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Community Resilience: Data Surge! Better Storm Records Will Improve Predictions

Community Resilience: Data Surge! Better Storm Records Will Improve Predictions


By Spencer Rogers

A full original version of this story appeared in the spring 2016 issue of Coastwatch.

North Carolina Sea Grant is a partner in national efforts to improve storm-surge data gathering and understanding. Those efforts are advancing thanks to the increased attention from the U.S. Geological Survey, or USGS, to storm surge in and following Superstorm Sandy in 2012.

Until recently, local, state and national officials did not have precise measurements of the water flow during storms. Rather, they relied on “watermarks” as historical records, a system with at least two major drawbacks.

Rogers, at left, and Andrew Kennedy of Notre Dame University set gauges at the Rodanthe Pier on Hatteras Island prior to Hurricane Irene. Photo: Michael Halminski

The first problem was that no single agency was in charge. Nationally, many folks collected storm-related water data, including USGS, the U.S. Army Corps of Engineers, the National Weather Service and various researchers at state agencies and universities, including Sea Grant program staff and researchers. No single system or protocol was used to measure watermarks, or to maintain the records.

Also, the marks only recorded the highest water during a storm. While that is good information, it is much better to identify the rise and fall of storm surge and waves during and after storms.


Better Storm Records

Beginning with Hurricane Rita in 2005, USGS began extending its century of work in measuring streams and rivers to deploying pre-storm gauges. North Carolina started deployments in 2006, with several years in which we did not have severe storms to test the process.

When Irene threatened North Carolina in 2011, three groups — Sea Grant, the University of North Carolina at Chapel Hill’s Institute of Marine Sciences and the USGS — were ready to cover deployment in different parts of the state. This was a great advance over hurricanes impacting North Carolina from before the 1990s all the way up to Hurricane Isabel in 2003, when we really needed the gauge-based measurements, but had to rely on watermarks.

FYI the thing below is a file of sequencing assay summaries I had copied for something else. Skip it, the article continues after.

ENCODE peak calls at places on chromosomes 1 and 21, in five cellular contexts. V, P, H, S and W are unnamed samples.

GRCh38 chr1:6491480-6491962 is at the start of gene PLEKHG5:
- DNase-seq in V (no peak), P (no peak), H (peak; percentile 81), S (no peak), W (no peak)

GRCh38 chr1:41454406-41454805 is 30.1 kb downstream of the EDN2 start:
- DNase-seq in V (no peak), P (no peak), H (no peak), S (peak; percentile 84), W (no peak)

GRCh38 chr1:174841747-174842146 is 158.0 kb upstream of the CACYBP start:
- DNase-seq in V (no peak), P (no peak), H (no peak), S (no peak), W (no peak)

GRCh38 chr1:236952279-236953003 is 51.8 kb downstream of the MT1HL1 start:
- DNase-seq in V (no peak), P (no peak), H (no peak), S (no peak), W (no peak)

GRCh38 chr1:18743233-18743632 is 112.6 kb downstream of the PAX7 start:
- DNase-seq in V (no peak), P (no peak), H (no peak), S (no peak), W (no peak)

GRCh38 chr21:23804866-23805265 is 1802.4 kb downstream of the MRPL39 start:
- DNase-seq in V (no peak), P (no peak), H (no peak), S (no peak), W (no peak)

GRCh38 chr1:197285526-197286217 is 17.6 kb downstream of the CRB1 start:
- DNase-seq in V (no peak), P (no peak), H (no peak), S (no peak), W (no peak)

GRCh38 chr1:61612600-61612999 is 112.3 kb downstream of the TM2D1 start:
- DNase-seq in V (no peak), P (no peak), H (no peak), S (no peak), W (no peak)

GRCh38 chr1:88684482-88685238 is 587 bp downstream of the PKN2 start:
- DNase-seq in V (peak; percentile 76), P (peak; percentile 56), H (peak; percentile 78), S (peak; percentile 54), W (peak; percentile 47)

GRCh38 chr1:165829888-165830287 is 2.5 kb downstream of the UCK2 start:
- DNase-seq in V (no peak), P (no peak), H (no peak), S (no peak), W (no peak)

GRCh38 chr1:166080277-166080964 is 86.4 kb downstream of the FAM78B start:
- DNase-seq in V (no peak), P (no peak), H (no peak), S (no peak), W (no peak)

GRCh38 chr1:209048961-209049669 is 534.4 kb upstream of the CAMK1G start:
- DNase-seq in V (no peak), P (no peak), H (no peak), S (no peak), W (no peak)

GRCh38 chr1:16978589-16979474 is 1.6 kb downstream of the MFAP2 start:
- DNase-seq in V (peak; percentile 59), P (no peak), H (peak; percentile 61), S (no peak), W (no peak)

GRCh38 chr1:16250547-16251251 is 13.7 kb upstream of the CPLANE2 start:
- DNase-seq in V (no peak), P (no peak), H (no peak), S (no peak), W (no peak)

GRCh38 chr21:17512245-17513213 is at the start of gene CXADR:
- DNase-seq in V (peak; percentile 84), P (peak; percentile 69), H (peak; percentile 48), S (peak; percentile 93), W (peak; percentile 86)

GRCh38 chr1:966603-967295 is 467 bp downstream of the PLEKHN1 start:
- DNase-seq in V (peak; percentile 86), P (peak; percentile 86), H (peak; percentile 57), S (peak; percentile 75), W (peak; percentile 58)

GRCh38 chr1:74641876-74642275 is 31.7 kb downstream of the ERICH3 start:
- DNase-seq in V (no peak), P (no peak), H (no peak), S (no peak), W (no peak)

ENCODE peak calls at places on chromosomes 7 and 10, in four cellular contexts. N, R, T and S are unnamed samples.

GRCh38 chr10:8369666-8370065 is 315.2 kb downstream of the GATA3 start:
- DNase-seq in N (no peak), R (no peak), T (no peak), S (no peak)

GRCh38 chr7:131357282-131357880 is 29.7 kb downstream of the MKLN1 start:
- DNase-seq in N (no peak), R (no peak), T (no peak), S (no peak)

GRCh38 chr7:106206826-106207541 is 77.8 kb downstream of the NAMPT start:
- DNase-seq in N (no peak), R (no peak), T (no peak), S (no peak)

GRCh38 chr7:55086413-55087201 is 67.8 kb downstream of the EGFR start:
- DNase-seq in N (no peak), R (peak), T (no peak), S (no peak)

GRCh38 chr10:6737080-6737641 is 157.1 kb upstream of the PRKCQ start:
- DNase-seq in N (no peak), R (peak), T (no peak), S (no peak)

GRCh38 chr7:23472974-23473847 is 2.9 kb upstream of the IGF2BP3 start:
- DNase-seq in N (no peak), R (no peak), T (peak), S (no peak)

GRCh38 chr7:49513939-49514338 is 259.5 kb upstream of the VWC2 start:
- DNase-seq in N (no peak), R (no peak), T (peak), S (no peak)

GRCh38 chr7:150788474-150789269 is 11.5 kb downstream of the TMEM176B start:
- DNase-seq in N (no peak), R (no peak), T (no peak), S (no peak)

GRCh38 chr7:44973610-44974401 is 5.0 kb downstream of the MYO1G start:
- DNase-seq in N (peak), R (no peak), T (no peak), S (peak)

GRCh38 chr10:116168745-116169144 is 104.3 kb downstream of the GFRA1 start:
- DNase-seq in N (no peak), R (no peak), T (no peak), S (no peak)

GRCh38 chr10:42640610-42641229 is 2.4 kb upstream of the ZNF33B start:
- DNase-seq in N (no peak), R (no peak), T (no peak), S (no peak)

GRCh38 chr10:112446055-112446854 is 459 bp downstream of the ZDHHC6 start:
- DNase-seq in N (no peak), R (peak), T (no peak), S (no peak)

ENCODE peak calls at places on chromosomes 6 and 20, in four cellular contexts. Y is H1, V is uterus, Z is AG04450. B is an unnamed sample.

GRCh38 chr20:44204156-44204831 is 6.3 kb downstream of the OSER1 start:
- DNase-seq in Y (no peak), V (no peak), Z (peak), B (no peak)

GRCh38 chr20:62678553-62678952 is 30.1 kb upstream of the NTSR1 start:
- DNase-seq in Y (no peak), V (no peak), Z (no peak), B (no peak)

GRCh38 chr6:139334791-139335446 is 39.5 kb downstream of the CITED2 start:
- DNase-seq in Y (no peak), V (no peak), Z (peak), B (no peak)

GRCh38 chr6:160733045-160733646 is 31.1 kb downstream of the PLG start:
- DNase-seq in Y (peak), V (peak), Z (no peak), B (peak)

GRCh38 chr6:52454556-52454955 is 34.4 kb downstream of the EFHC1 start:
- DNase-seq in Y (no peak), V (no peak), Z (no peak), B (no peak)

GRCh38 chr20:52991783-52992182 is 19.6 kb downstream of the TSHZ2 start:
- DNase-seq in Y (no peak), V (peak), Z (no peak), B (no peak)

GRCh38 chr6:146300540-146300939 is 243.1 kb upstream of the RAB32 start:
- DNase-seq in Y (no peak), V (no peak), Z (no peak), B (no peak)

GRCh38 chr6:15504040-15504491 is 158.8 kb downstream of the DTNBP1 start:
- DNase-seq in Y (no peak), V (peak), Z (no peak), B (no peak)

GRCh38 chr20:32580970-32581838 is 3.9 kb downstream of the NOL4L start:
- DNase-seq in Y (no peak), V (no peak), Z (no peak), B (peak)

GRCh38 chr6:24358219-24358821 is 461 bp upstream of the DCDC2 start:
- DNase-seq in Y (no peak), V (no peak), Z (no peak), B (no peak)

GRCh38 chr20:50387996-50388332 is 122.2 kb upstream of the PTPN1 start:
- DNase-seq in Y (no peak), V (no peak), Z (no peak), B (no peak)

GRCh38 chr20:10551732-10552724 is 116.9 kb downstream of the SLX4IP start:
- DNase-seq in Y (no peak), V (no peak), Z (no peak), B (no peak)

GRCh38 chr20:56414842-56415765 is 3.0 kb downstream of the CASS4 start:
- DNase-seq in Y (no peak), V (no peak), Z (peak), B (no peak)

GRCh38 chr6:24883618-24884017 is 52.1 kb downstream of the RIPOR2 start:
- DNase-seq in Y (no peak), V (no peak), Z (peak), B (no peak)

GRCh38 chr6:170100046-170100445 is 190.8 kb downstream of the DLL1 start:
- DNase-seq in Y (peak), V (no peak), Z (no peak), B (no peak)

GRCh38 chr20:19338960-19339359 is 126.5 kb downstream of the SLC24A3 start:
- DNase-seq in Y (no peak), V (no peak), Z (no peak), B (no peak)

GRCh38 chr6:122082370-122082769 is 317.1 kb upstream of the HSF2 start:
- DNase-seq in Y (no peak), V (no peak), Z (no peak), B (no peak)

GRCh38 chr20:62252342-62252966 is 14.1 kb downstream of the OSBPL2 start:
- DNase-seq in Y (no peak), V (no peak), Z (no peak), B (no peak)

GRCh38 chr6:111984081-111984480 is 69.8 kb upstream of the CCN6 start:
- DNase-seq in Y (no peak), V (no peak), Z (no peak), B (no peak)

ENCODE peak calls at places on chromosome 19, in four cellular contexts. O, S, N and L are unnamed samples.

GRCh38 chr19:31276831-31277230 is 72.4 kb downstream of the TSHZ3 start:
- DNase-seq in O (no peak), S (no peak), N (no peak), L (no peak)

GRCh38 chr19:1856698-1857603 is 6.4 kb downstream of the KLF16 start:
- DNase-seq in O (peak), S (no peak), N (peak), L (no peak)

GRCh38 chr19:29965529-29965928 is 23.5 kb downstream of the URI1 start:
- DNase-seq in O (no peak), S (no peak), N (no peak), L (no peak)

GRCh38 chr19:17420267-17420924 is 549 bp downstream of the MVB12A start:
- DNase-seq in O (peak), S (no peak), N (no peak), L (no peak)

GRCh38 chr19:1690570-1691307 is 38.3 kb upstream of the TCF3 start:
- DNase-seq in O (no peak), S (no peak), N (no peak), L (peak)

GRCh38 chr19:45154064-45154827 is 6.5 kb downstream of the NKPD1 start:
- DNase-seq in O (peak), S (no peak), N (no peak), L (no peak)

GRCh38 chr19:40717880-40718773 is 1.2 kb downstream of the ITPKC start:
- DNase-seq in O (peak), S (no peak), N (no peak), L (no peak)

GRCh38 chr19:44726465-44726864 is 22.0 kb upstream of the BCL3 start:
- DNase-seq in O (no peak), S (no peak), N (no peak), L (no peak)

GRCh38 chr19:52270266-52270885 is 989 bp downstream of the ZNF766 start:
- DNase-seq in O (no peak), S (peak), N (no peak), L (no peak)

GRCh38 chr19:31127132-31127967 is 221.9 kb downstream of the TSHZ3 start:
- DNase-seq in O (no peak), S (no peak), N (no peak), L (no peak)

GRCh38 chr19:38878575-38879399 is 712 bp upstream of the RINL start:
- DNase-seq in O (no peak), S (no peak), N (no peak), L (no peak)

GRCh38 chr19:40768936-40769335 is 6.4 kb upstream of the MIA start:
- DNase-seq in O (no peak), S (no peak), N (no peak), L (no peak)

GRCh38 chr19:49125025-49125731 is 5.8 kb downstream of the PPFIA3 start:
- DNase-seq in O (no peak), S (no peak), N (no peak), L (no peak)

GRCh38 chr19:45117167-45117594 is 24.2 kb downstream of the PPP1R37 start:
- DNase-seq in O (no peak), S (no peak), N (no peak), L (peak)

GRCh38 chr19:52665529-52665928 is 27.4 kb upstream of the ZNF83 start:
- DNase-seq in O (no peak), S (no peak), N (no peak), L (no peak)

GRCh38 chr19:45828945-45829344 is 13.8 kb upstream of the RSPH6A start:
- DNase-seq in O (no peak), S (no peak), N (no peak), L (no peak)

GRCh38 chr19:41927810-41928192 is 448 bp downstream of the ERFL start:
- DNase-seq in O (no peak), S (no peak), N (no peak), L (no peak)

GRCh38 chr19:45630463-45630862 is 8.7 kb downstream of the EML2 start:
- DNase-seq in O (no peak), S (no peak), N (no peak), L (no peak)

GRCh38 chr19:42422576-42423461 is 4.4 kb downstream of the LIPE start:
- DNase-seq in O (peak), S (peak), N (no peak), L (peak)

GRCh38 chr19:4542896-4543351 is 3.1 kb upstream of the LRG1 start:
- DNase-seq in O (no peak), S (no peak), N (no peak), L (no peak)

After Sandy —first designated a hurricane, then a superstorm — hit the East Coast in 2012, USGS was tasked with collecting storm-surge and other water data. At the time, the USGS storm-surge gauges would only sample every 30 seconds; unfortunately, more accurate wave sampling requires about one-second sampling.

Based on our experiences in North Carolina, we encouraged them to move from slower stream-flow measurements to the wave gauges for storm surge.

USGS agreed and was able to start purchasing wave gauges to meet nearshore and inshore needs. For Hurricane Joaquin in 2015 and a 2016 winter storm, we saw successful deployments.


Improving Predictions

Measurements of water levels and wave heights in specific storms obviously are important as part of a storm record. But that data also will be used in models for forecasting impacts of future hurricanes or other coastal storms that threaten our coasts. Unlike the earlier error-prone watermarks, gauges provide a hydrograph for calibrating storm-surge models, improving these predictions.

In North Carolina and other states, these data are used in emergency management and planning, such as floodplain mapping. Those records also are key factors in predictions that are used in flood-resistance designs for new buildings and retrofitting of existing structures.

Now, with equipment and deployment much better refined, the key issue is optimizing data collection. With the requisite data, coastal flood damage could be predicted at the community — or even building — scale. Communities then could craft responsive design guidance to ensure future development is sustainable, one building at a time. 


Learn more about current gauge data and modeling needs as well as results of a community-scale analysis on the Bolivar Peninsula in Texas using gauge data from Hurricane Ike in 2008.

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